The opinion of the court was delivered by: INCH
These are two suits and a proceeding, duly consolidated, for the purpose of the trial. The evidence presents no difficulty so far as a consolidation for trial is concerned, but some confusion and multiplicity of defense is presented which, in turn, appears in the various main and reply briefs. This has caused caution on the part of the court, in order to fairly consider these different arguments and arrive on the facts, at what it thinks is a proper decision in each suit.
In the first suit, Roah Hook Brick Company, as owner of the scow Roah Hook, filed a charter libel against the Erie Railroad Company, claiming damages during the charter period. Erie Railroad Company filed an answer to this libel and an amended petition under the 56 Rule in Admiralty, 28 U.S.C.A. following section 723, impleading Agwilines, Inc., R. A. Nichol & Co., Inc., United States of America, The Jarka Corporation and Carroll Towing Company, Inc. Subsequently, Carroll Towing Companh, Inc., impleaded Simmons, Lee Corporation, as owner, and Lee & Simmons, Inc., as charterer of the tug Maren Lee.
United States of America answered the petition and, in turn, filed a petition under the 56th Rule in Admiralty, 28 U.S.C.A.following section 723, against Agwilines, Inc., The Jarka Corporation, Carroll Towing Company, Inc., Lee & Simmons, Inc., and Simmons, Lee Corporation, in which petition affirmative defenses, based on contract, were pleaded by United States of America.
In the second suit, United States of America filed its libel in a cause of contract and cargo damage and loss in rem against the scow Roah Hook, and in personam against Erie Railroad Company, Agwilines, Inc., The Jarka Corporation, Carroll Towing Company, Inc. Lee & Simmons, Inc., and Simmons, Lee Corporation.
In the third proceeding, Roah Hook Brick Co., claims exoneration from or limitation of liability as owner of the scow Roah Hook.
In the cargo case, R. A. Nichol & Co., Inc., has not been impleaded, but it has been stipulated that any negligence of R. A. Nichol & Co., Inc., is to be deemed that of the United States of America.
When all the testimony, including the exhibits, has been carefully considered, together with the various arguments of the parties in their briefs, we start with a simple situation which is not disputed. Substantially, this is as follows:
At the times in question, to wit, November 1943, a period of war activity, the United States owned the steamship Will Rogers, which on November 10, 1943, was tied up to the south side of Pier 36, North River. Merchants and Miners Transportation Company of Baltimore, was the general agent of the United States for this vessel, and the latter's New York agent was R. A. Nichol & Company, Inc. United States acted in these arrangements through the War Shipping Administration. At or about this time, the Government had purchased a large supply of automobile parts which it desired to be carried by the said steamship Will Rogers to Russia.
Accordingly, the Erie Railroad was engaged to furnish a scow to carry this cargo from the Erie Terminal at Weehawken to Pier 36, North River, so that it, at the desired time, could be loaded upon the said steamship.
Erie Railroad had under charter this scow Roah Hook from libellant, Roah Hook Brick Company. This boat was in sound seaworthy condition at the time it took on and carried the cargo, and subsequently was returned to said libellant in a damaged condition. This fact caused the first suit. In this suit the said Erie Railroad, as charterer, impleaded the various other parties in order to show that no blame could be placed upon it and that if anyone was at fault it was one or more of the latter parties so impleaded.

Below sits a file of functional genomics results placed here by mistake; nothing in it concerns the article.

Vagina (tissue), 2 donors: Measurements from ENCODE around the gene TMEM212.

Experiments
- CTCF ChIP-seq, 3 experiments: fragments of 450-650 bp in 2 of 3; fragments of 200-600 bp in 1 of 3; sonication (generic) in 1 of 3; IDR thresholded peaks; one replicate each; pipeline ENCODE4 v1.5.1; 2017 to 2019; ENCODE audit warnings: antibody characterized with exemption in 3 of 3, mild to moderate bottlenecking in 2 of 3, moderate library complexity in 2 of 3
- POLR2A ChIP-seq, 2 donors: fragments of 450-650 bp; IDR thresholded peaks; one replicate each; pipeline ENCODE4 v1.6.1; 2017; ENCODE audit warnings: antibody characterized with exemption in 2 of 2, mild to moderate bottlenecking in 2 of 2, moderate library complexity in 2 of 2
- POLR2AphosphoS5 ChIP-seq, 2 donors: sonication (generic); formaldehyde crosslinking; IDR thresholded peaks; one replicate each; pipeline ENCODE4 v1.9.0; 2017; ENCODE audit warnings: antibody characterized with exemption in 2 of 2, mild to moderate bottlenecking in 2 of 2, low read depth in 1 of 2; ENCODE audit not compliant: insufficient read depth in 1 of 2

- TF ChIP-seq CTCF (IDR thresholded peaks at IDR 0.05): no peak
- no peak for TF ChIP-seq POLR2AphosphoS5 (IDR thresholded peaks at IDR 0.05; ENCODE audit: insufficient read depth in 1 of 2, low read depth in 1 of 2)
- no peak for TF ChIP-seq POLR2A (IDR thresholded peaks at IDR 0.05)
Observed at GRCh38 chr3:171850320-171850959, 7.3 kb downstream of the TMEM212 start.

This scow, with its cargo, had arrived on November 10, 1943, at Pier 36, North River. Sometime after midnight of November 11th, the scow broke away from the pier where it had been moored by the Erie tug outside of a number of other boats, and was damaged, losing overboard a substantial part of its cargo. This gave rise to the suit by the United States, owner of the cargo. Again we have various parties impleaded, which are blamed for this loss.
With the above statement, it seems to me, that out of this controversy in the first suit we have, in effect, two simple issues. First, was the charterer, Erie Railroad liable for the damage to the scow Roah Hook because of its negligence and, Secondly, was some other party also liable in the subsequent drifting away of the scow, on the ground of negligence, after its cargo had been delivered by the Erie at Pier 36, North River. Edward G. Murray Lighterage & Transportation Co. v. Pennsylvania R.R., 2 Cir., 130 F.2d 199.
At this point, I am satisfied that there is no evidence, substantial enough on which to base a finding of negligence, on the part of the various shifting tugs which were employed at the terminal during the days of November 10th and 11th, 1943, and were busily engaged in bustling activity at Pier 36, North River, after the Erie tug Elmira, assisted by the Erie tug Rochester, had deposited the scow Roah Hook at Pier 36, North River. Nor is there any ground for finding liability on the part of The Jarka Corporation, which was the stevedore ready to work when the proper time arose for the actual loading of the cargo from this particular scow on to the steamship Will Rogers, which time never arose. These impleading petitions must be dismissed with costs. Nor is it necessary to dwell upon the petition to limit liability.
The first issue therefore is, was Erie, the charterer negligent? Secondly, was there also negligence on ...